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Re: Permitting non-indirect links



At 3:28 AM 1/14/97, Martin Bryan wrote:
>At 11:56 13/1/97 -0500, David G. Durand wrote:
>>Can't this be done with general entity references?
>>
>><a href="http://&base-server;/&rootpath;/&this-subject-path;/&this-doc">
>
>There are two problems with this appoach. One is the need to define entities
>for each part of each URL in the BOS or document, and the second is that
>each link has to look different so my second link has to read:
><a href="http://&base-server2;/&rootpath2;/&that-subject-path;/&that-doc">

They only have to look this different if it uses a different server,
different root path, different subject path, and different document path.
You asked for the ability to use indirection to manage URLs, and I don't
see that any two _different_ URLs can avoid having some difference in their
markup, no matter how you indirect. I used entities everywhere, but it
would be easy to put some fixed document names or path components anywhere
they are wanted.

Declaring entities is no harder than the extra elements that the HyTime
approach would require.

>A more user friendly approach is:
>
><a URL-method="http" URL-DNS="www.echo.lu" URL-path="oii/en"
>URL-file="alpha.html" URL-fragment="X">

This seems syntactically equivalent to a hard-coded link. Where does the
indirection come in in this example?

Field names are nice, but since entities already exist, and they seem to do
what you want pretty transparently, I think a new syntax is just not
needed.

>This is the same as the capture on HoTMetaL, but instead of resolving the
>whole URL into a single string at capture stage it leaves the resolution to
>the point at which calling of the file is needed.

I don't understand this sentence. The above example has a seriws of
hard-wired values, and seems utterly equivalent to the following:
<a URL="http://www.echo.lu/"oii/en/alpha.html#X>

I see the breakup of the URL into attribute values, but I don't see that
this does anything but save a programmer from writing a 50-line URL parser.

>With indirection of the strings to XML location address IDREFS (beginning
>xla for clarity) this would become:
>
><a URL-method=http XML-DNS=xla12345 XML-path=xla34567 XML-file=xla98765
>XML-fragment=xla76345>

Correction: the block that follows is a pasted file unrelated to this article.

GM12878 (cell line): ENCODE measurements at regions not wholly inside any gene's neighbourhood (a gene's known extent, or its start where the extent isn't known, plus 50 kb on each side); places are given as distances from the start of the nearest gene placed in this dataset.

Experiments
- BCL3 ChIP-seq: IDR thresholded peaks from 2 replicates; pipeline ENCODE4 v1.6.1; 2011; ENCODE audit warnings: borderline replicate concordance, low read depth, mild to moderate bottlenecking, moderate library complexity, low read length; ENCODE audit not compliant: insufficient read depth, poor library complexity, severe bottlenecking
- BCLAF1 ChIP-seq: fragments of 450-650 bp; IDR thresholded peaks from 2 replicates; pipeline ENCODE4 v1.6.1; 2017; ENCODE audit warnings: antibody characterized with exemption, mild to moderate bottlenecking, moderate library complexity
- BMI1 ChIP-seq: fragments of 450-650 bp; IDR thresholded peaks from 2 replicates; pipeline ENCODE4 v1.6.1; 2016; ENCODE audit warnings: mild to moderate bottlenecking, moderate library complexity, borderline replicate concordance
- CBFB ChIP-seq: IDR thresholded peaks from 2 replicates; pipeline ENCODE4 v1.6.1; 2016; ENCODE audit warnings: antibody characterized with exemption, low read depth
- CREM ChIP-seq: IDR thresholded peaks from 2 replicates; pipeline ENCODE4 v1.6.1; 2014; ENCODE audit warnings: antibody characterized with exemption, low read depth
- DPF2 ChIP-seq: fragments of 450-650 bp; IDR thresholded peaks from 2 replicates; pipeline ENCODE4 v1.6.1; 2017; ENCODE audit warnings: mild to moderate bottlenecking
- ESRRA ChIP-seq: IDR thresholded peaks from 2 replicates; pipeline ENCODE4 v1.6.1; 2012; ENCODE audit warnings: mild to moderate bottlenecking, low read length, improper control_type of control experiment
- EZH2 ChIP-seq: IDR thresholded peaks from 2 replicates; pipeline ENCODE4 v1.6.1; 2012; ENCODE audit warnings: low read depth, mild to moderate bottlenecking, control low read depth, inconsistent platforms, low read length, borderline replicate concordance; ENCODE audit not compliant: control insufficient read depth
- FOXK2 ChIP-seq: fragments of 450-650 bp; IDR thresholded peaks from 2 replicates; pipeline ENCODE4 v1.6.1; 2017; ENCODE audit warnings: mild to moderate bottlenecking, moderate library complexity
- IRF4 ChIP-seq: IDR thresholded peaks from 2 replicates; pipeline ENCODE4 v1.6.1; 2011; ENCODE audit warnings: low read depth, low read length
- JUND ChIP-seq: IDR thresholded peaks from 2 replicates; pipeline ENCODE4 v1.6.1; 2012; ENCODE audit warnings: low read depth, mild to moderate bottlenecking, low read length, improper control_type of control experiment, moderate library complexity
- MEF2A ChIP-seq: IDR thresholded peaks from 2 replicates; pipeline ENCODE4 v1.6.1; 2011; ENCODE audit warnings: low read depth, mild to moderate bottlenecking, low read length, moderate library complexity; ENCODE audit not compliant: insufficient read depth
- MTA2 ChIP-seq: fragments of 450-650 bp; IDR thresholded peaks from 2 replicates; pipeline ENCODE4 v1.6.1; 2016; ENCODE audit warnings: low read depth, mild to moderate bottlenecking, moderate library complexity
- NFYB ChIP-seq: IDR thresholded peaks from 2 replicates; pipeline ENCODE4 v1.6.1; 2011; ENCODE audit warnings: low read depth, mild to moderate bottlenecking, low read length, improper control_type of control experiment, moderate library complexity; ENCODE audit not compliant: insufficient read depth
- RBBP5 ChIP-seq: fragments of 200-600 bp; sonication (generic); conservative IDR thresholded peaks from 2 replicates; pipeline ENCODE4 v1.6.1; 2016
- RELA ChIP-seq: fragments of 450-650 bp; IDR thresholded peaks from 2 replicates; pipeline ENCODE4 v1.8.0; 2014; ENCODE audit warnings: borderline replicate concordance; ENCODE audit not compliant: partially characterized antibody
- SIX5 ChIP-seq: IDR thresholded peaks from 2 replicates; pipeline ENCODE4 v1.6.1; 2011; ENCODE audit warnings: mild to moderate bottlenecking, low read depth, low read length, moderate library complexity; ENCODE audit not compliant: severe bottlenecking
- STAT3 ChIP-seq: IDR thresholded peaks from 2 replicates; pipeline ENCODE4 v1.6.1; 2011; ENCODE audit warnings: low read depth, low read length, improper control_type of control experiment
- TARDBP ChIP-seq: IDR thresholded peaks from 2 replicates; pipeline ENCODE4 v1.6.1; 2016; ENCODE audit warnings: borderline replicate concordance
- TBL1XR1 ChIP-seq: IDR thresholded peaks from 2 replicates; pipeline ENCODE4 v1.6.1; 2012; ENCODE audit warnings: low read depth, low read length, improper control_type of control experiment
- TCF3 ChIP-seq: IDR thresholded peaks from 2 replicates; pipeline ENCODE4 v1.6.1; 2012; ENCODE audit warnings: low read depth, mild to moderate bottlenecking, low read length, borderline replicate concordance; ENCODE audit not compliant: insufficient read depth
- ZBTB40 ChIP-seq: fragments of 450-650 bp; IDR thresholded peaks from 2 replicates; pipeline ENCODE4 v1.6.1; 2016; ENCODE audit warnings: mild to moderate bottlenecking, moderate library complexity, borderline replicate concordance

Now we see some indirection, but how does it differ semantically from:
<a URL="http://&xla12345;/&xla34567;/xla34567;alpha.html#X">

(I have flattened some things that were indirected to constants as xla
isn't that clear to me).

I see only a syntactic difference, not a semantic one.

>>HyTime location ladders can specify this, and I think that the use of
>>relative URLs, along with the location facilities we have been talking
>>about, would actually let you do the equivalent with links.
>
>The problem is that HyTime location ladders don't seem to allow you to point
>to subsections of location sources. For example, can I do a location address
>just to a DNS, and then another just to a directory path at the DNS. I don't
>think I can using pure HyTime, but I would sure like to for XML link >
>management.

You could do something like this, I think (Eliot: apologies for any
syntactic gaffes, but I am prety sure of the semantics)

<a dest="url-chain">
<location id="url-chain" locsrc="chain1" url="#x">
<location id="chain1" locsrc="chain2" url="alpha.html">
<location id="chain2" locsrc="chain3" url="/oii/en/"

etc...

We would need to define that relative URL semantics apply when a URL is the
locsrc for a URL. This makes sense.

However, I don't like the HyTime solution that much, as locsrc has all the
decoupling problems of ilink, but offers less obvious value.

I am not saying that it's worthless, but I think we can live without locsrc
and still have a _lot_ of power.

As far as I know, the attribute value syntax that martin is proposing could
not be a valid HyTime location latter (though it could of course be a
query, since any markup at all can be defined as a query).

So Martin's proposed markup is only HyTime compatible in the weakest way.

>Similarly the SOIBase concept of formal system identifiers does not allow
>for segmentation of the base, which is what I am asking for.

Entities can be used in the same way there too.

Now I know that entities are (over) used in SGML to make up for language
deficiencies, but I think that URL composition is actually a pretty natural
use of entities: certainly it would not take long to explain to authors.
And although it is somewhat verbose, any indirection as powerful as Martin
seems to want is going to be verbose, so I don't feel that we're condemning
naive users to endless obscurity if we decide that entities are good
enough.

   -- David

I am not a number. I am an undefined character.
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David Durand              dgd@cs.bu.edu  \  david@dynamicDiagrams.com
Boston University Computer Science        \  Sr. Analyst
http://www.cs.bu.edu/students/grads/dgd/   \  Dynamic Diagrams
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